At the 1968 elections the ARA's second chairman, Hugh Lambie, lost his seat and the authority chose Tom Pearce to lead it. Robbie, who had just regained the Auckland mayoralty, was given a special ARA committee to advance the rail scheme.
Wider concern at the population drift was evident at a 1969 National Development Conference. The vice-chancellor of Lincoln College suggested Auckland's growth should be stopped at 1 million.
Pearce, who had a voice like a rasp, was scathing. "People have not quite reached the stage of complete regimentation by starry-eyed planners", he said.
When the ARA produced its first urban plan in 1969, rapid rail was the central element of is strategy to contain growth. But the Government was still insisting that Auckland should cover the interest charges on loans and the operating losses, which the ARA would not accept.
The 1970s brought some relief from the rapid post-war population growth. The advent of the contraceptive pill had slowed natural increase and an economic downtown in 1967 had cause a net migration loss.
By 1972 the rapid rail scheme had been reviewed by officials of the Government, the ARA and the City Council and the envisaged railway was no longer rapid. To lower the scheme's cost it would keep the existing narrow-gauge track.
Later that year a change of Government briefly revived hopes for the high-speed option. But no sooner had the new Government's deputy leader, Hugh Watt, indicated the scheme could go ahead than Auckland's achilles heel kicked in.
Mayors of 10 boroughs met in the Mt Albert council chamber and sent a telegram to Prime Minister-elect Norman Kirk asking that no decision be made until all local bodies had considered the latest scheme. Five North Shore mayors boycotted a meeting called to discuss it.
Meanwhile the region's director of planning predicted that Auckland would have a population of 2 million by 2000.
At a conference of all Auckland councils on February 2, 1973 all but four (Waitemata Takapuna, Birkenhead and Mt Eden) wanted the original wide-gauge scheme, now estimated to cost $273 million, which was to include a line to the North Shore on a second harbour bridge.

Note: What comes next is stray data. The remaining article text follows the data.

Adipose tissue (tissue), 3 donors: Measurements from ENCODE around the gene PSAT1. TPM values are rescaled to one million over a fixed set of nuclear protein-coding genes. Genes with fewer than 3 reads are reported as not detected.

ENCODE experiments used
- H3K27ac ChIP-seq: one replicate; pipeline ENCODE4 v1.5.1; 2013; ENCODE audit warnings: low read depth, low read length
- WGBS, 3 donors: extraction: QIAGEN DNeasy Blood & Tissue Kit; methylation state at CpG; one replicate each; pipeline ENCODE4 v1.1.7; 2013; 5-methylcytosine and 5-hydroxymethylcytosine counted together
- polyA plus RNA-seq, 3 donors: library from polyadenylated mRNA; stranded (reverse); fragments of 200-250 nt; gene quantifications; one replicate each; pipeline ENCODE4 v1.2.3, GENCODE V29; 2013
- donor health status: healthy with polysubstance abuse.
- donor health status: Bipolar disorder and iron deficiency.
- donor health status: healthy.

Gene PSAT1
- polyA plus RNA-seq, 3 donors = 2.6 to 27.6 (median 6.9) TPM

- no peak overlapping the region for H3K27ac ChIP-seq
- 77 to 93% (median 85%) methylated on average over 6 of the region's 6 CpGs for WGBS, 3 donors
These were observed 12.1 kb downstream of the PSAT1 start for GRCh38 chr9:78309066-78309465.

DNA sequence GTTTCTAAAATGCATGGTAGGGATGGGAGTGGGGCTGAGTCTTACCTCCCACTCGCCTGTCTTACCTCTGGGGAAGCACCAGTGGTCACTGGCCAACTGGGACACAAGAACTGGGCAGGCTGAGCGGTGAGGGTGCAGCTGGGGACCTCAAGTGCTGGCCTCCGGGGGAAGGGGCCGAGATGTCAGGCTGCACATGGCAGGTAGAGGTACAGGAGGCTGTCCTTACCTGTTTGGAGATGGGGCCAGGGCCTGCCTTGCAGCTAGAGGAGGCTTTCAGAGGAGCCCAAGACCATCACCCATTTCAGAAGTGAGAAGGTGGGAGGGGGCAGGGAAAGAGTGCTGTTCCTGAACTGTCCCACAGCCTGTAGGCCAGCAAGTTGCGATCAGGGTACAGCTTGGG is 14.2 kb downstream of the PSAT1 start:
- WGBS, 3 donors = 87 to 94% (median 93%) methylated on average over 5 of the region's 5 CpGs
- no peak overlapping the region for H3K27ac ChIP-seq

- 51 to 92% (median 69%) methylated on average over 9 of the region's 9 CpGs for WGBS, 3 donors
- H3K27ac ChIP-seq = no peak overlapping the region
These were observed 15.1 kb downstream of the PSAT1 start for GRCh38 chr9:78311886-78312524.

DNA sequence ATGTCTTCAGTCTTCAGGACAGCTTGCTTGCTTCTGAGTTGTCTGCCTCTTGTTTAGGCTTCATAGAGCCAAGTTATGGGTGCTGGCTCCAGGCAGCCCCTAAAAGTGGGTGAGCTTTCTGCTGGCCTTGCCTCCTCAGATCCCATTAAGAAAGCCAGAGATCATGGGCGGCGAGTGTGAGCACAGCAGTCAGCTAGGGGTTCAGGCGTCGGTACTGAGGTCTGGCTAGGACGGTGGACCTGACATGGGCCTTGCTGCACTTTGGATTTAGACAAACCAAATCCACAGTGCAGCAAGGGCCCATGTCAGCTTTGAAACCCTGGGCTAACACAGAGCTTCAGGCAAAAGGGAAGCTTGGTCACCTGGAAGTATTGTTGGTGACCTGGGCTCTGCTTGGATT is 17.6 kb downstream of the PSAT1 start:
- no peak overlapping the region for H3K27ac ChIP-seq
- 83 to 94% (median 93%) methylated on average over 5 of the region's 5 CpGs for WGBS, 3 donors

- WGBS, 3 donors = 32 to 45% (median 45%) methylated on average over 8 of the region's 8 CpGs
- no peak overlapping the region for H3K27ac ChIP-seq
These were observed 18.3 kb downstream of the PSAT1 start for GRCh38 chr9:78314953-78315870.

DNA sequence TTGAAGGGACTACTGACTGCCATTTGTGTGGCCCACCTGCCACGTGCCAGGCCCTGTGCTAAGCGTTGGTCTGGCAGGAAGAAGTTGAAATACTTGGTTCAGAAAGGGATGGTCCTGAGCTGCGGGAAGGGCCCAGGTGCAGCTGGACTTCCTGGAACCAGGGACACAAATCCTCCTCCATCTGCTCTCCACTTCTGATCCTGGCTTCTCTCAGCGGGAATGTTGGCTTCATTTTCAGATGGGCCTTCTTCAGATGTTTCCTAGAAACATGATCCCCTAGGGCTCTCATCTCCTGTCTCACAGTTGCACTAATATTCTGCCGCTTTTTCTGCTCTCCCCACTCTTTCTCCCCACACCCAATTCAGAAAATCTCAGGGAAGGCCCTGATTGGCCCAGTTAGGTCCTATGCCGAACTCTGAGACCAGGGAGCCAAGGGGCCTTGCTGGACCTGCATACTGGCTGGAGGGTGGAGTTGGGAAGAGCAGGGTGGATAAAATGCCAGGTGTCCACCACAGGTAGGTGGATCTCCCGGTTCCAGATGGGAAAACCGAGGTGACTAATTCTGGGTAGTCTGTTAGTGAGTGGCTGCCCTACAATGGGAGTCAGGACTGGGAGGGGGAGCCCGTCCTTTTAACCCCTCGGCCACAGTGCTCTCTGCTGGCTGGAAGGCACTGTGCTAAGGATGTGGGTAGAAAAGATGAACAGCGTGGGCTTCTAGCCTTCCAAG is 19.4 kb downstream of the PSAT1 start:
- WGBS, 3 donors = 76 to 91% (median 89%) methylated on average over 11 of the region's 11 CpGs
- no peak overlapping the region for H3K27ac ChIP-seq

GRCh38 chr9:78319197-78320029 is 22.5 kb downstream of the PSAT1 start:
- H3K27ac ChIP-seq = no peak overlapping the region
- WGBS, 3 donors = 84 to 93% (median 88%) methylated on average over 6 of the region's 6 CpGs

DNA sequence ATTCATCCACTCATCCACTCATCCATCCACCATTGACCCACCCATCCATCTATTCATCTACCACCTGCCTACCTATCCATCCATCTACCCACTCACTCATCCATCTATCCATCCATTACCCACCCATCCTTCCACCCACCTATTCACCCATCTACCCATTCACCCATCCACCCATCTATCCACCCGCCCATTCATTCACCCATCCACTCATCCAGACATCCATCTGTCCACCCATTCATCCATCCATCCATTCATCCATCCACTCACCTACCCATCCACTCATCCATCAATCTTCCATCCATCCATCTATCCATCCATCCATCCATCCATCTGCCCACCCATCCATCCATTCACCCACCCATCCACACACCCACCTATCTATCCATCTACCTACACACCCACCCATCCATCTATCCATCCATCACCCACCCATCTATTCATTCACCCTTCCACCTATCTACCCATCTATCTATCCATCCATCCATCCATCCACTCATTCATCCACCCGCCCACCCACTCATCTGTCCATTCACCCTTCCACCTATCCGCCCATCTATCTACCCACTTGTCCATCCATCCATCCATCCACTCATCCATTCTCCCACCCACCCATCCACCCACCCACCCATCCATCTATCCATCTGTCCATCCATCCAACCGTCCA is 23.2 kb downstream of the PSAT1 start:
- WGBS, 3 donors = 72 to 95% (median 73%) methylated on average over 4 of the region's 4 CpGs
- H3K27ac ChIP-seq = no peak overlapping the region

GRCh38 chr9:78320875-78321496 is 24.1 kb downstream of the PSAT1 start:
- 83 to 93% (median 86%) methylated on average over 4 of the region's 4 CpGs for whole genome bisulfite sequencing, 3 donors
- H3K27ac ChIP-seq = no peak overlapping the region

But on July 17 Watt brought the Government's offer to Auckland. The city could have an electric train service on the southern line to Papakura and an inner-city underground loop with stations in Rutland St and Shortland St.
The trains would run on the existing tracks at a cost of $60.8 million. Reporters noted Watt was careful not to call it "rapid" rail.
Robbie was deflated. The Government had solemnly promised, before and after the election, a rapid rail service, he said. "But what they have offered us is an improved Wellington suburban service.
"If Auckland accepts financial responsibility for operating losses which would be inevitable, it would be an intolerable burden on ratepayers."
Pearce was more sanguine, noting it was the first tangible offer from any government.
In May 1975 the Government produced a slightly better proposition, with more inner city underground stations. The cost had risen to $170 million and the ARA was still being asked to bear the running costs. Nothing more was heard of it before Labour lost office that year.
A few months later the ARA produced a study that showed an all-bus public transport service would not only be cheaper than rail but would carry more passengers. In March 1976 the authority voted to postpone the rail scheme indefinitely. Meanwhile, Auckland's population had passed 800,000 and was predicted to hit a million in six or seven years.
The ARA offered Aucklanders a questionnaire on growth. Did they want to aim for a population limit of 1.1 million by 2001, or 1.5 million, and did they want it to be contained to existing limits or allowed to spread?
In October it produced the results: a growth strategy of limited spread and closer living arrangements. The quarter acre with house, garden and lawn was out of favour. Flats, home units, townhouses were the future, to be clustered around public transport terminals.
In the event, a slowing economy came to the planners' rescue. The oil shocks of 1973 and 1979 and the inflation and unemployment that came in their wake, stalled population growth for most of the next 20 years.
By the time the economy revived in the mid-1990s, Auckland's regional government was a weakened force, but it had been given one golden asset: the port.
The dividends of Ports of Auckland Ltd have revived planners' dreams of a more compact city - running on rail.